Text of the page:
Series 285 Power Clamp will accept up to 3/0 wire size and can be commoned by a jumper located above the conductor connection area, allowing for maximum conductor size.
Designed for terminating large conductors on control panels and medium-voltage power panels, these DIN rail-mounted terminal blocks offer a current rating of 232A and rated voltage of 1,000V. Spring clamping accepts conductors from 4 AWG to 3/0.
To insert a conductor, simply actuate the cam by making a 3/8 turn using an 8-mm T-wrench. This depresses the spring and opens the conductor insertion area; a locking tab holds the spring in place keeping the wire entrance open. The operator can now use both hands while working to terminate the wire. Once the wire is inserted, the operator makes an additional 1/4 turn with the 8-mm T-wrench, which releases the locking tab and secures the conductor.
Resistivity of the connection is lower than the inherent conductor resistivity, preventing heat buildup. At catastrophic voltage, the conductor fails before the connection.
Robots that walk have come a long way from simple barebones walking machines or pairs of legs without an upper body and head. Much of the research these days focuses on making more humanoid robots. But they are not all created equal.
The IEEE Computer Society has named the top 10 trends for 2014. You can expect the convergence of cloud computing and mobile devices, advances in health care data and devices, as well as privacy issues in social media to make the headlines. And 3D printing came out of nowhere to make a big splash.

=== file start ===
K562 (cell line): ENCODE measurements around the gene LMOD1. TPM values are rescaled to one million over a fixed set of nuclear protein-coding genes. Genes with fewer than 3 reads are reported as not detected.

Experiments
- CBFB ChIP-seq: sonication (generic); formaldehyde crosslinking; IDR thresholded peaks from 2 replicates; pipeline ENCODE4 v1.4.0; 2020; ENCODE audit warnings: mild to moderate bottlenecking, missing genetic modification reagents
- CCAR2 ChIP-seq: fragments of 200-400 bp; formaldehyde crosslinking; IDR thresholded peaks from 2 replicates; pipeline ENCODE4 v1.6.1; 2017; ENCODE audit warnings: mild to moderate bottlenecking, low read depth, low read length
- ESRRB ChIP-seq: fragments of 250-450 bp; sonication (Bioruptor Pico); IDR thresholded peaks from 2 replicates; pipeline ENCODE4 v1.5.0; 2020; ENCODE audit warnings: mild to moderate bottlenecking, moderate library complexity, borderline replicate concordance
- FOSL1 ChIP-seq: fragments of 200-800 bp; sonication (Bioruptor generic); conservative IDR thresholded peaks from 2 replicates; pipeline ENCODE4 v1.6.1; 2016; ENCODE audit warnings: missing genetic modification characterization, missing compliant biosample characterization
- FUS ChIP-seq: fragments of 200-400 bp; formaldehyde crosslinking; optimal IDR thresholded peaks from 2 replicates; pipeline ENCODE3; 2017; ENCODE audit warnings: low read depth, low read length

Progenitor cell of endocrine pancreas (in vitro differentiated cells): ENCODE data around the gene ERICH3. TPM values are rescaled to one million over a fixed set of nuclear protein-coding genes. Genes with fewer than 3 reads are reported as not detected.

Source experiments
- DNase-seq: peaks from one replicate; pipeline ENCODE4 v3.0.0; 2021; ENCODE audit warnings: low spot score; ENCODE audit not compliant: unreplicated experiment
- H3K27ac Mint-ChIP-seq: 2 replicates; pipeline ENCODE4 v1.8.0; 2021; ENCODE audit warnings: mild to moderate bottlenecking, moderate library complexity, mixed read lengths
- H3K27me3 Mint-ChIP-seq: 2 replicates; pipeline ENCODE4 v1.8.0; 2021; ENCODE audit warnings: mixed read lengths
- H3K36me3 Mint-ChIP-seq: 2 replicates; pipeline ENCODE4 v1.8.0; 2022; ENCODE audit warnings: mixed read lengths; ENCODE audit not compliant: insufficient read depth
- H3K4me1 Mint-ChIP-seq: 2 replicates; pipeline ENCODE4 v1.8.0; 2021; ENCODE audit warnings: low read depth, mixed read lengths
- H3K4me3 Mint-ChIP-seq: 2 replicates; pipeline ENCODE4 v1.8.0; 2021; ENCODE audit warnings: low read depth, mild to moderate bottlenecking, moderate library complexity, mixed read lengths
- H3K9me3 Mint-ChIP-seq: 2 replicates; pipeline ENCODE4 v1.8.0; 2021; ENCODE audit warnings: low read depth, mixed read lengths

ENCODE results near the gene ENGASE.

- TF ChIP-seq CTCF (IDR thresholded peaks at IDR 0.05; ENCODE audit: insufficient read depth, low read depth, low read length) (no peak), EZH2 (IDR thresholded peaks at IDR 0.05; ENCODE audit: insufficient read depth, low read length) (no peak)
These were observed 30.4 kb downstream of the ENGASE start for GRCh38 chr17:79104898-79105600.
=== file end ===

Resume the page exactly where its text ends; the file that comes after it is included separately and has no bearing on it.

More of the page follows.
For industrial control applications, or even a simple assembly line, that machine can go almost 24/7 without a break. But what happens when the task is a little more complex? That’s where the “smart” machine would come in. The smart machine is one that has some simple (or complex in some cases) processing capability to be able to adapt to changing conditions. Such machines are suited for a host of applications, including automotive, aerospace, defense, medical, computers and electronics, telecommunications, consumer goods, and so on. This discussion will examine what’s possible with smart machines, and what tradeoffs need to be made to implement such a solution.